Cigarette smoking is an established risk factor for the development of clinical manifestations of atherosclerosis. The atherogenicity of the different components of cigarette smoke is still subject to debate. One possible mechanism is that tarderived hydrocarbons might exert toxic and/or mutagenic effects in the arterial wall including a monoclonal proliferation of smooth muscle cells. There is evidence that polycyclic aromatic hydrocarbons (PAH) from cigarette smoke can get access to the blood and that they are transported in plasma lipoproteins. Treatment of chickens with benzo(a)pyrene (BaP) induced or potentiated the development of atherosclerotic lesions. Others have studied the uptake of BaP by fibroblasts in culture. The fate of PAH in the arterial wall and in smooth muscle cells has not been clarified yet. The purpose of the present report was to study the uptake and release of BaP in smooth muscle cells in culture and the uptake of BaP in the arterial wall in vivo. (author)

  8. Obesity-induced vascular dysfunction and arterial stiffening requires endothelial cell arginase 1.

    Science.gov (United States)

    Bhatta, Anil; Yao, Lin; Xu, Zhimin; Toque, Haroldo A; Chen, Jijun; Atawia, Reem T; Fouda, Abdelrahman Y; Bagi, Zsolt; Lucas, Rudolf; Caldwell, Ruth B; Caldwell, Robert W

    2017-11-01

    Elevation of arginase activity has been linked to vascular dysfunction in diabetes and hypertension by a mechanism involving decreased nitric oxide (NO) bioavailability due to L-arginine depletion. Excessive arginase activity also can drive L-arginine metabolism towards the production of ornithine, polyamines, and proline, promoting proliferation of vascular smooth muscle cells and collagen formation, leading to perivascular fibrosis. We hypothesized that there is a specific involvement of arginase 1 expression within the vascular endothelial cells in this pathology. To test this proposition, we used models of type 2 diabetes and metabolic syndrome. Studies were performed using wild type (WT), endothelial-specific arginase 1 knockout (EC-A1-/-) and littermate controls(A1con) mice fed high fat-high sucrose (HFHS) or normal diet (ND) for 6 months and isolated vessels exposed to palmitate-high glucose (PA/HG) media. Some WT mice or isolated vessels were treated with an arginase inhibitor, ABH [2-(S)-amino-6-boronohexanoic acid. In WT mice, the HFHS diet promoted increases in body weight, fasting blood glucose, and post-prandial insulin levels along with arterial stiffening and fibrosis, elevated blood pressure, decreased plasma levels of L-arginine, and elevated L-ornithine. The HFHS diet or PA/HG treatment also induced increases in vascular arginase activity along with oxidative stress, reduced vascular NO levels, and impaired endothelial-dependent vasorelaxation. All of these effects except obesity and hypercholesterolemia were prevented or significantly reduced by endothelial-specific deletion of arginase 1 or ABH treatment. Vascular dysfunctions in diet-induced obesity are prevented by deletion of arginase 1 in vascular endothelial cells or arginase inhibition. These findings indicate that upregulation of arginase 1 expression/activity in vascular endothelial cells has an integral role in diet-induced cardiovascular dysfunction and metabolic syndrome. Published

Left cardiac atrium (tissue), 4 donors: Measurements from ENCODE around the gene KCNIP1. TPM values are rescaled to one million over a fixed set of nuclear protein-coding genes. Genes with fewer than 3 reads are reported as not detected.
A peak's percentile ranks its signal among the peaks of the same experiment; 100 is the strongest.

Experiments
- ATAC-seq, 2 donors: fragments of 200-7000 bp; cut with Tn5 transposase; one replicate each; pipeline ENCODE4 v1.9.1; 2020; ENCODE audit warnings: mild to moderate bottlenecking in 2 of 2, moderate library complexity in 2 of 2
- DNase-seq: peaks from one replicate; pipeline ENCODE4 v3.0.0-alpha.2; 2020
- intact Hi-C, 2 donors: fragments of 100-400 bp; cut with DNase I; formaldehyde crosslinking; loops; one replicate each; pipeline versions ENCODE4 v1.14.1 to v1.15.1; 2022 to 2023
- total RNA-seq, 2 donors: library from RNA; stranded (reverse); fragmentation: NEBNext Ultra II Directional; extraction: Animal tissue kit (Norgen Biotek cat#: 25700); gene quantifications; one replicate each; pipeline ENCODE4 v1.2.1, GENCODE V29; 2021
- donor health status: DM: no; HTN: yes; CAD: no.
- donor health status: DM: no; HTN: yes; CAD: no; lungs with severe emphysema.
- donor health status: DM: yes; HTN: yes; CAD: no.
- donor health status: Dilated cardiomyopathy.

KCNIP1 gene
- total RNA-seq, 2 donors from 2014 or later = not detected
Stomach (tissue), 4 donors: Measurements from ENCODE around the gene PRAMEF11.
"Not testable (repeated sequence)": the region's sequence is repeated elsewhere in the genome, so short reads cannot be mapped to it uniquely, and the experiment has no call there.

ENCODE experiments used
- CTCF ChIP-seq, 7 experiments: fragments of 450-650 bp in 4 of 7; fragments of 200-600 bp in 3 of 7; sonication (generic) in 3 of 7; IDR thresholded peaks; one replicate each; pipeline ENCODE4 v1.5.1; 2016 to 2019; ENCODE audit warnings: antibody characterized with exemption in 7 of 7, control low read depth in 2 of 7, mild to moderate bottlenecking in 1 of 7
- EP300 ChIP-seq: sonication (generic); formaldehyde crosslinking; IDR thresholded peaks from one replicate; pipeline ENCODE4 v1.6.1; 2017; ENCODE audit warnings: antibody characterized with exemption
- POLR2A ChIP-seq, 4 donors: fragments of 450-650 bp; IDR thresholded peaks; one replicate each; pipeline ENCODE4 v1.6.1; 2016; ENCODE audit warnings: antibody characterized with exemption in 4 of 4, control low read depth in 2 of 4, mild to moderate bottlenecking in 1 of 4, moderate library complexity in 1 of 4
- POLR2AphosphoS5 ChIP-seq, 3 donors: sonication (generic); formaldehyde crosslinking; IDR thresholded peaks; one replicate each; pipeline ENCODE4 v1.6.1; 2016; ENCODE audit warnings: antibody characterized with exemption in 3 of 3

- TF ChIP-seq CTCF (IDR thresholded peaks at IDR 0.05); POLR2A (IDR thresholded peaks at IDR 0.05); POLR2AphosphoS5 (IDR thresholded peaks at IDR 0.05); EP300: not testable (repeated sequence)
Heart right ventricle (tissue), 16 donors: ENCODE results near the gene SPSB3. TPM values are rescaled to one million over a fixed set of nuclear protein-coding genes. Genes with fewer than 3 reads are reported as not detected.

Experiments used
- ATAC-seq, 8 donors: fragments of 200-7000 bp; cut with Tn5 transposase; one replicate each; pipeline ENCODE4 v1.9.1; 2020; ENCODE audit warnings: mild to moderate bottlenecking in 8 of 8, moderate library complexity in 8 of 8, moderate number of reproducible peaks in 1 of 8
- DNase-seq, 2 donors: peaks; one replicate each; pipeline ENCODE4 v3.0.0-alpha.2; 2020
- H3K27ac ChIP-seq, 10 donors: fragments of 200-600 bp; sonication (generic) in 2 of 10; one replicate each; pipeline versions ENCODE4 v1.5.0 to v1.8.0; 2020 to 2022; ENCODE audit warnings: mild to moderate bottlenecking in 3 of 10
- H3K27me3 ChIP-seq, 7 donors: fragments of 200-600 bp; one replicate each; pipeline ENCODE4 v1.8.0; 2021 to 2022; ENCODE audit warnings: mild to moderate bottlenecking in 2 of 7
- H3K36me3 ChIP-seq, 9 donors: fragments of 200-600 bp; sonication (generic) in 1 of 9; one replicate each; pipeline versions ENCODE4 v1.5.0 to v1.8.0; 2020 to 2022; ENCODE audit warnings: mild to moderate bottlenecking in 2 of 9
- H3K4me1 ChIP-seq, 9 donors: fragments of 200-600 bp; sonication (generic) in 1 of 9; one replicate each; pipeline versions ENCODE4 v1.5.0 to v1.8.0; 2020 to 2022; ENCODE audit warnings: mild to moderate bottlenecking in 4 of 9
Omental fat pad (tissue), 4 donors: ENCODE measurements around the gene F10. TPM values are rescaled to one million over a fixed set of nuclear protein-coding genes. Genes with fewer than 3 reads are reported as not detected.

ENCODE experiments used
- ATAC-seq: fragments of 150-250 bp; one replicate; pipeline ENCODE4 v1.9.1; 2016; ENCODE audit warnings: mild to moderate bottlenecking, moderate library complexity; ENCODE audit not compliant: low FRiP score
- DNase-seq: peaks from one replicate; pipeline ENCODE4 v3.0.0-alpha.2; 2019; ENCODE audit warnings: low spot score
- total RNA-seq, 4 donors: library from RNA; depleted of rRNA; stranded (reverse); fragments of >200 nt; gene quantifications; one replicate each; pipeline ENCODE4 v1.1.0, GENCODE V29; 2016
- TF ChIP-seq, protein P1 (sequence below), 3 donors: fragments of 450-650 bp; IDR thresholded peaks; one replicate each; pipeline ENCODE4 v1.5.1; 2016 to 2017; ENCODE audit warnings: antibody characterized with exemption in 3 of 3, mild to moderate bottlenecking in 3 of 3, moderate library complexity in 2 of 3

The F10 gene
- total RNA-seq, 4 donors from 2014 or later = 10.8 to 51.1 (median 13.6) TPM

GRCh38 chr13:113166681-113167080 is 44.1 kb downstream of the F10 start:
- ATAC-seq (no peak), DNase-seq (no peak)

9. [β-estradiol activates BK(Ca) in mesenteric artery smooth muscle cells of post-menopause women].

    Science.gov (United States)

    Cheng, Jun; Zeng, Xiao-Rong; Li, Peng-Yun; Lu, Ting-Ting; Tan, Xiao-Qiu; Wen, Jing; Yang, Yan

    2012-04-25